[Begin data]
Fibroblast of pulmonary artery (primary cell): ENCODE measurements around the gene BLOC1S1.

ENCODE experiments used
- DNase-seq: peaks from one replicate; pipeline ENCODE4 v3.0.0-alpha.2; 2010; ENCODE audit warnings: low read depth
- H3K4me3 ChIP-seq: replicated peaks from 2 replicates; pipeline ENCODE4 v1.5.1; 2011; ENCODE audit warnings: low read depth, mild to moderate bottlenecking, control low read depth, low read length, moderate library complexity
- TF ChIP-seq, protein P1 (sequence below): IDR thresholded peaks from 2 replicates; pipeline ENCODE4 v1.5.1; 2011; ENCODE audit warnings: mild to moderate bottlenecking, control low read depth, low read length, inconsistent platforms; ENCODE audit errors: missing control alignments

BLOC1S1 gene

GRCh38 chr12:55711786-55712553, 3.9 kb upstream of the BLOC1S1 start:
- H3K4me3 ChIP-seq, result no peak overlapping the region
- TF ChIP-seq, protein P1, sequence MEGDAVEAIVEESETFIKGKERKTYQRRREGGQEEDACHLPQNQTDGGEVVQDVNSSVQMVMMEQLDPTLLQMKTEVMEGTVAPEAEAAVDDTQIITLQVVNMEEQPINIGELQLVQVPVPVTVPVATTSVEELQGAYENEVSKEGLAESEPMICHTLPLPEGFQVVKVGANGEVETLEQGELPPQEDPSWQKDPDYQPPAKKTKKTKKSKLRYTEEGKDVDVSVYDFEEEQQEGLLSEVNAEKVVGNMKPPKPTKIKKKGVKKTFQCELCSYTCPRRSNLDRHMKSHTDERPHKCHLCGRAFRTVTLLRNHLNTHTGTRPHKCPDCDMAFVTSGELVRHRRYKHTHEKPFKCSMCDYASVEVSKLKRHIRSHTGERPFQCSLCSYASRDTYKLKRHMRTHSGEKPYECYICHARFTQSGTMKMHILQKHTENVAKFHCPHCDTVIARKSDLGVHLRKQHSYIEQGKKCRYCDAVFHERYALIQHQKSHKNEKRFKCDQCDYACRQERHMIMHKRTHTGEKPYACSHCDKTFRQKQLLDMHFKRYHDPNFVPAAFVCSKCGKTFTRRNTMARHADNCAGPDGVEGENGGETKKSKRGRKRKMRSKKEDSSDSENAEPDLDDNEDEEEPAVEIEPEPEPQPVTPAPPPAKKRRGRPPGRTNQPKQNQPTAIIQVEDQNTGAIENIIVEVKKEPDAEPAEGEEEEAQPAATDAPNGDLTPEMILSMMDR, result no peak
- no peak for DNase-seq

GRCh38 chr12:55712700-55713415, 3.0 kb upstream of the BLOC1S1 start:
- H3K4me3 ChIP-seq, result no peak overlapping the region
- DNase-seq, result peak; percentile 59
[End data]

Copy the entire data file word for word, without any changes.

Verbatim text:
Fibroblast of pulmonary artery (primary cell): ENCODE measurements around the gene BLOC1S1.

ENCODE experiments used
- DNase-seq: peaks from one replicate; pipeline ENCODE4 v3.0.0-alpha.2; 2010; ENCODE audit warnings: low read depth
- H3K4me3 ChIP-seq: replicated peaks from 2 replicates; pipeline ENCODE4 v1.5.1; 2011; ENCODE audit warnings: low read depth, mild to moderate bottlenecking, control low read depth, low read length, moderate library complexity
- TF ChIP-seq, protein P1 (sequence below): IDR thresholded peaks from 2 replicates; pipeline ENCODE4 v1.5.1; 2011; ENCODE audit warnings: mild to moderate bottlenecking, control low read depth, low read length, inconsistent platforms; ENCODE audit errors: missing control alignments

BLOC1S1 gene

GRCh38 chr12:55711786-55712553, 3.9 kb upstream of the BLOC1S1 start:
- H3K4me3 ChIP-seq, result no peak overlapping the region
- TF ChIP-seq, protein P1, sequence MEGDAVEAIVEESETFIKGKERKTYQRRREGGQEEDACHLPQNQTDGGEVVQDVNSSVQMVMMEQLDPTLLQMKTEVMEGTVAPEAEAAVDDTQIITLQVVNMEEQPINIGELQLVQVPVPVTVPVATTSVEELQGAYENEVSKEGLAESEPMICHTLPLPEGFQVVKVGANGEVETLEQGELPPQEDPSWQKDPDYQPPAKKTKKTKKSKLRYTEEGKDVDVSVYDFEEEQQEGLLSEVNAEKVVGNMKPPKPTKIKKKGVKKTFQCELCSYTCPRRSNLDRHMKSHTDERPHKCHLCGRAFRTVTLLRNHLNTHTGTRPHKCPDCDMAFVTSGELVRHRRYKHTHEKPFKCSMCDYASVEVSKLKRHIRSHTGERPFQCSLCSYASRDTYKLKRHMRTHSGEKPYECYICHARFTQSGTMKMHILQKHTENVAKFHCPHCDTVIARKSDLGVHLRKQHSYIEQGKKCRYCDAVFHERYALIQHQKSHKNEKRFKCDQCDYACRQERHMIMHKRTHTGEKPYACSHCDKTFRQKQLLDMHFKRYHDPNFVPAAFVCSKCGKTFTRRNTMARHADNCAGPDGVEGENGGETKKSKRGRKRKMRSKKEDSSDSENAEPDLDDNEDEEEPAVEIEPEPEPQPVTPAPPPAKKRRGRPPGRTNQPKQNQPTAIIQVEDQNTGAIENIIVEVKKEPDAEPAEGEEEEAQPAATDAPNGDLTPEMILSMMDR, result no peak
- no peak for DNase-seq

GRCh38 chr12:55712700-55713415, 3.0 kb upstream of the BLOC1S1 start:
- H3K4me3 ChIP-seq, result no peak overlapping the region
- DNase-seq, result peak; percentile 59